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Unipedicular versus bipedicular percutaneous vertebroplasty for osteoporotic vertebral compression fractures: a prospective randomized study



Percutaneous vertebroplasty (PVP) typically involves conventional lower-viscosity cement injection via bipedicular approach. Limited evidence is available comparing the clinical outcomes and complications in treating osteoporotic vertebral compression fractures (OVCFs) with PVP using high-viscosity cement through unipedicular or bipedicular approach.

Methods and design

Fifty patients with OVCFs were randomly allocated into two groups adopting unipedicular or bipedicular PVP. The efficacy of unipedicular and bipedicular PVP was assessed by comparing operation time, X-ray exposure time, incidence of complications, vertebral height restoration, and improvement of the visual analogue scale (VAS), Oswestry disability index (ODI) and Short Form-36 (SF-36) General Health Survey scores.


The mean operative and exposure time to X-rays in the unipedicular PVP group was less than that of the bipedicular group (p < 0.05). No statistically significant differences were observed in the VAS score, ODI score, SF-36 score, cement leakage rate or vertebral height restoration between the two groups (p > 0.05).


Unipedicular and bipedicular PVP are safe and effective treatments for OVCF. Compared with bipedicular PVP, unipedicular PVP entails a shorter surgical time and lower X-ray irradiation.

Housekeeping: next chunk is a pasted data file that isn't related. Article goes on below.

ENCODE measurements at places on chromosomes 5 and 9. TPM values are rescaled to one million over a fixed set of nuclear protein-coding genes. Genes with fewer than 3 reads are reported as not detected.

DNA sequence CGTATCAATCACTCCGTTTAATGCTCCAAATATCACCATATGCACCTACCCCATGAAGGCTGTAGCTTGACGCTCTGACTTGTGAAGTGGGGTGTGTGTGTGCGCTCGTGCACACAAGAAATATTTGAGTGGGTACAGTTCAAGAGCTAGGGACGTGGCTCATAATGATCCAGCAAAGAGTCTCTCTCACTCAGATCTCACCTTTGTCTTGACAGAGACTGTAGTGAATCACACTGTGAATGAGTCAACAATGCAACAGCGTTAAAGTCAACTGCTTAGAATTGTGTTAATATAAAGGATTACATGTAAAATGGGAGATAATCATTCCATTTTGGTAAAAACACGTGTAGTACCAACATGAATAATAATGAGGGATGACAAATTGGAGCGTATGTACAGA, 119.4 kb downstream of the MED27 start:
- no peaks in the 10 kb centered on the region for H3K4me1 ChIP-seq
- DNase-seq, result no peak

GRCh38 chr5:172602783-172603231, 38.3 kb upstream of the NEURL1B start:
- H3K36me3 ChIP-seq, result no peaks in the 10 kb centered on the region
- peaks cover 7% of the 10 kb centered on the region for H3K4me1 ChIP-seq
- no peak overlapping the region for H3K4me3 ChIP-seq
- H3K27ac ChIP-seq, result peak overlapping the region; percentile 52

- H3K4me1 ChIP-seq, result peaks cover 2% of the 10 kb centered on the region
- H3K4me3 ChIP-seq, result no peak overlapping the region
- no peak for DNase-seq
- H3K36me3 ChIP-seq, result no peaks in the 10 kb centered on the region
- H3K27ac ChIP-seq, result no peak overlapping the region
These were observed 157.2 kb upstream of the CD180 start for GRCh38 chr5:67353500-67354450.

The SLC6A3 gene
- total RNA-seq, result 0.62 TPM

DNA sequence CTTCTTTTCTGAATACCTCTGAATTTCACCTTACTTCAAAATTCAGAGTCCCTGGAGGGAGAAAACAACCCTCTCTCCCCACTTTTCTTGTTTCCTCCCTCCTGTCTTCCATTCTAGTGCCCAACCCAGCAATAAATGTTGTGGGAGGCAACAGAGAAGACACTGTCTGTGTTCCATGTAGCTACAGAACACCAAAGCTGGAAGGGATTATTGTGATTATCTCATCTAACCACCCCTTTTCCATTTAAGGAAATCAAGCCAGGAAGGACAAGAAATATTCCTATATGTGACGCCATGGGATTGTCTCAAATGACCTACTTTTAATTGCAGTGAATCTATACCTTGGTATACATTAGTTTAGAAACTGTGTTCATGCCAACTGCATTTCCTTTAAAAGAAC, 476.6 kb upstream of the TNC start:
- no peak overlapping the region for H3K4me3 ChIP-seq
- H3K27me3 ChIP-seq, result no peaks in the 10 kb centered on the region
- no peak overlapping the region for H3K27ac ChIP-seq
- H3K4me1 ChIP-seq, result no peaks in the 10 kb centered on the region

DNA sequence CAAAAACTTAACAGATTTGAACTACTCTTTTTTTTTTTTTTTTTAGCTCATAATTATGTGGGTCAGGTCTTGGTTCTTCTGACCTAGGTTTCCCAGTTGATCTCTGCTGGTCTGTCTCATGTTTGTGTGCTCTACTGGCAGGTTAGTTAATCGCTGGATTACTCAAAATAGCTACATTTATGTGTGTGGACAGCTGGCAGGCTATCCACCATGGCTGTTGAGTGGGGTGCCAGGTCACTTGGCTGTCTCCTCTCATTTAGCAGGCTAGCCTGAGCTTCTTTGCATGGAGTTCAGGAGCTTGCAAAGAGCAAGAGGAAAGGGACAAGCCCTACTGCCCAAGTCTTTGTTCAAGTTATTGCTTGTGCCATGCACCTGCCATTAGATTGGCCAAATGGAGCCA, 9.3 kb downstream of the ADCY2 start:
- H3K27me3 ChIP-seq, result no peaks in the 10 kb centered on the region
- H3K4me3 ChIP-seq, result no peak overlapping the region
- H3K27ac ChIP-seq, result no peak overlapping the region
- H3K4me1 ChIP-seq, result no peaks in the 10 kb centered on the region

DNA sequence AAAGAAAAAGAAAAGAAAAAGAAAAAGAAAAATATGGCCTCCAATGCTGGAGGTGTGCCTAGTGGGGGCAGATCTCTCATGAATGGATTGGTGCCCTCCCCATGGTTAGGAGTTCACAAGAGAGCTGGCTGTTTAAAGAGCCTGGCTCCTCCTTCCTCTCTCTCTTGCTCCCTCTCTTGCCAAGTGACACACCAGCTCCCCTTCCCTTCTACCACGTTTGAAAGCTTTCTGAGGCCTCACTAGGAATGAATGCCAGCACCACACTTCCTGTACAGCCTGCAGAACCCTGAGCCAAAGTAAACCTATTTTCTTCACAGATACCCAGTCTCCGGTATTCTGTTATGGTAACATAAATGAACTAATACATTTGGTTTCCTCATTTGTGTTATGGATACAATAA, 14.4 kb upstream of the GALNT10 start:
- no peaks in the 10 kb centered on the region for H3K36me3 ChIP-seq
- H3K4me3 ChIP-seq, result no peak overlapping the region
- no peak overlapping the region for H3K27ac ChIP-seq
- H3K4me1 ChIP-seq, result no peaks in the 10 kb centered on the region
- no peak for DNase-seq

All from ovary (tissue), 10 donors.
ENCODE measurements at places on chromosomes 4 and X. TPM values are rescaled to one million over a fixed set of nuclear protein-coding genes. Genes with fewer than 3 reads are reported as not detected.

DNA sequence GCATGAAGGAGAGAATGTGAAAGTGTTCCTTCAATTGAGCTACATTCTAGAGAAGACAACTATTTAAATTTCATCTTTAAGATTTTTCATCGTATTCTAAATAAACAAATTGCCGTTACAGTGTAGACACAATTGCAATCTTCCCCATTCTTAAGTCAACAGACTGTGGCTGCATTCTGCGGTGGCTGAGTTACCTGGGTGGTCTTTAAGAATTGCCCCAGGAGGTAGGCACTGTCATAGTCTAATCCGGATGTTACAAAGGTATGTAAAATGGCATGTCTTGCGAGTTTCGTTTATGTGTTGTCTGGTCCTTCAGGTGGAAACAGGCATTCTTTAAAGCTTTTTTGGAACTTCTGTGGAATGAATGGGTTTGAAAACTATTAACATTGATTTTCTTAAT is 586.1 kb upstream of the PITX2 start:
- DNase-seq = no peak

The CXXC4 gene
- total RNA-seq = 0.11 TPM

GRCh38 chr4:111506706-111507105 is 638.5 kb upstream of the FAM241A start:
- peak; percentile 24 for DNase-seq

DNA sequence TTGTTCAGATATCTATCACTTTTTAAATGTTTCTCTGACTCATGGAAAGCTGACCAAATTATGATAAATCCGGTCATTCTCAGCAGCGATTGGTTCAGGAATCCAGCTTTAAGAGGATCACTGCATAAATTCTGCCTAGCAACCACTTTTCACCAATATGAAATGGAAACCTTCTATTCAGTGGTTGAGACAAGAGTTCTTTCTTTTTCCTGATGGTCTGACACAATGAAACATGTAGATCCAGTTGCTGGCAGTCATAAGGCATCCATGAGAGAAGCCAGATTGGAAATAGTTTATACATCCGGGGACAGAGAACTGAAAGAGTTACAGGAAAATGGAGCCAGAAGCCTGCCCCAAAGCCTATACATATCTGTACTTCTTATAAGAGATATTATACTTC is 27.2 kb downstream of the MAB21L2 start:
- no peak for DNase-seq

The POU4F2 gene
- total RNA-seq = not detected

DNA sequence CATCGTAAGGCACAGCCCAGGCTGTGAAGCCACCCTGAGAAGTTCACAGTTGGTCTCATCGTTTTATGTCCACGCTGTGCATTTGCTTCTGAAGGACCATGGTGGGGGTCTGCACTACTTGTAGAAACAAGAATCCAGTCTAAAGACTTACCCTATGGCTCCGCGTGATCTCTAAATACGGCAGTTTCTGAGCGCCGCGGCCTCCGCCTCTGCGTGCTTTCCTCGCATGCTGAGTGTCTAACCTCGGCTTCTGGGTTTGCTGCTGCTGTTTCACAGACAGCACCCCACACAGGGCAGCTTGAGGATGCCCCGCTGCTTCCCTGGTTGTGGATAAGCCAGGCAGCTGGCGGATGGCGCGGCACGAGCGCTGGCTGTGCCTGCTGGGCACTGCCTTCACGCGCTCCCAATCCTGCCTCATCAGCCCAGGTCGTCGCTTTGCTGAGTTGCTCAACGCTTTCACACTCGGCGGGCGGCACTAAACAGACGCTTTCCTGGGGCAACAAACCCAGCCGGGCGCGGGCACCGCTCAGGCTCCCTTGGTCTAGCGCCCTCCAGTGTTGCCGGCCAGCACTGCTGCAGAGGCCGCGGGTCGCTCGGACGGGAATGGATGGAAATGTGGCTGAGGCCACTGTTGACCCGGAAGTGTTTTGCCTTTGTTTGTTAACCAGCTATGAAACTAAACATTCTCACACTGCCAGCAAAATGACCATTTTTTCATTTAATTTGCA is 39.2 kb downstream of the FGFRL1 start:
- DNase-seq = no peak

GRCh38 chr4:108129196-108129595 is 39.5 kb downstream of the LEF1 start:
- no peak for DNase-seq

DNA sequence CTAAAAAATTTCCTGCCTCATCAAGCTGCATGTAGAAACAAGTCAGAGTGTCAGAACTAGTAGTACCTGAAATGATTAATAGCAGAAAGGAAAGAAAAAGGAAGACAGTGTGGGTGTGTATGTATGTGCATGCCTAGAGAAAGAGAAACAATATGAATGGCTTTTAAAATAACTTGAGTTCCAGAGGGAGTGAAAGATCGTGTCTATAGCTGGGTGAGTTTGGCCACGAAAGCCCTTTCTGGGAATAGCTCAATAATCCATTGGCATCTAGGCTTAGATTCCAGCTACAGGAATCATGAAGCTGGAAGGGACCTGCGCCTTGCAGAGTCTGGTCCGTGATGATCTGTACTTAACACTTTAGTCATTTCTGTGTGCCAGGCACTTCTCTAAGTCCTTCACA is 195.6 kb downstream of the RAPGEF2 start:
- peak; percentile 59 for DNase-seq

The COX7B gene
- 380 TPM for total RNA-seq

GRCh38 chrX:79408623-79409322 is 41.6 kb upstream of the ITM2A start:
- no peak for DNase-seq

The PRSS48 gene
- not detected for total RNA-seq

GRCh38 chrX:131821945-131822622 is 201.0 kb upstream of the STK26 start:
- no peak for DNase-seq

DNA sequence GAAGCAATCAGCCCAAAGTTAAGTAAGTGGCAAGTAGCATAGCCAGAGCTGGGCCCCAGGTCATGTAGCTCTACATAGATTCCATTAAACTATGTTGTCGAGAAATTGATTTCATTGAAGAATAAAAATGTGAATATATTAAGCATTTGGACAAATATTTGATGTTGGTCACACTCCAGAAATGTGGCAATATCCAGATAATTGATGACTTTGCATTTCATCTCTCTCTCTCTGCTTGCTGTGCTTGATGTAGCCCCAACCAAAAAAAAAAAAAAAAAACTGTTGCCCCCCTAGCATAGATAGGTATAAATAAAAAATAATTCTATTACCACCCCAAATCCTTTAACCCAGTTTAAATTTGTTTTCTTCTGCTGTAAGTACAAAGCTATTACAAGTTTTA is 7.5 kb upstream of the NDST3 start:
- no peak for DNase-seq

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Osteoporosis is the most common systemic disorder worldwide, characterized by low bone mass, altered bone microarchitecture and increased risk of fragility fracture [1, 2]. In the European Union, an estimated 22 million women and 5.5 million men are afflicted with osteoporosis, with an annual cost of fractures related to osteoporosis pegged at euro 37.0 billion, expected to increase by 25 % in 2025 [3]. The most common fragility fractures associated with osteoporosis are vertebral compression fractures (OVCFs), affecting 25 % of postmenopausal women and more than 200 million individuals worldwide [4]. OVCFs cause substantial pain and deformity, leading to disability and poor quality of life. The usual treatment of OVCF includes analgesics, external braces and physical therapy. However, a few patients may still complain of severe pain after conservative treatments and even show progressive collapse of the vertebral body and kyphosis with or without neurological deficit [57]. Various techniques of vertebral body augmentation have been developed in an effort to treat these refractory cases. Over the past few decades, percutaneous vertebroplasty (PVP) has gained popularity as the optimal treatment modality for OVCF. PVP provided rapid pain relief and long-lasting effects in a large case series and nonrandomized controlled trails [6, 8, 9]. Although relatively safe and effective, PVP is associated with complications including cement leakage, soft tissue damage, pedicle fracture, nerve injury and spinal epidural hematoma [10, 11].